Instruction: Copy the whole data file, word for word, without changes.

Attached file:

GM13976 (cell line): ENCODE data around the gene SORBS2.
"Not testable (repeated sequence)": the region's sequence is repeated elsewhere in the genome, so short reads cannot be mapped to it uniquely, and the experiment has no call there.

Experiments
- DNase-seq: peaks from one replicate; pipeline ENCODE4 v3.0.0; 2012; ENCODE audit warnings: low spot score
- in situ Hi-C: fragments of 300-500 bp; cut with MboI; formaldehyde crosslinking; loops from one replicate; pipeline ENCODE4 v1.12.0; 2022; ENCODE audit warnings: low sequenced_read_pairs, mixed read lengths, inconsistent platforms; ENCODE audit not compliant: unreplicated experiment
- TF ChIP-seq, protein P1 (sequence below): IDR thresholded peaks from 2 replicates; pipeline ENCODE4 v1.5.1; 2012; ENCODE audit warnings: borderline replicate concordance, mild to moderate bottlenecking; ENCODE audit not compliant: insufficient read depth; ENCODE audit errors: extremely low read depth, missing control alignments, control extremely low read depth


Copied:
GM13976 (cell line): ENCODE data around the gene SORBS2.
"Not testable (repeated sequence)": the region's sequence is repeated elsewhere in the genome, so short reads cannot be mapped to it uniquely, and the experiment has no call there.

Experiments
- DNase-seq: peaks from one replicate; pipeline ENCODE4 v3.0.0; 2012; ENCODE audit warnings: low spot score
- in situ Hi-C: fragments of 300-500 bp; cut with MboI; formaldehyde crosslinking; loops from one replicate; pipeline ENCODE4 v1.12.0; 2022; ENCODE audit warnings: low sequenced_read_pairs, mixed read lengths, inconsistent platforms; ENCODE audit not compliant: unreplicated experiment
- TF ChIP-seq, protein P1 (sequence below): IDR thresholded peaks from 2 replicates; pipeline ENCODE4 v1.5.1; 2012; ENCODE audit warnings: borderline replicate concordance, mild to moderate bottlenecking; ENCODE audit not compliant: insufficient read depth; ENCODE audit errors: extremely low read depth, missing control alignments, control extremely low read depth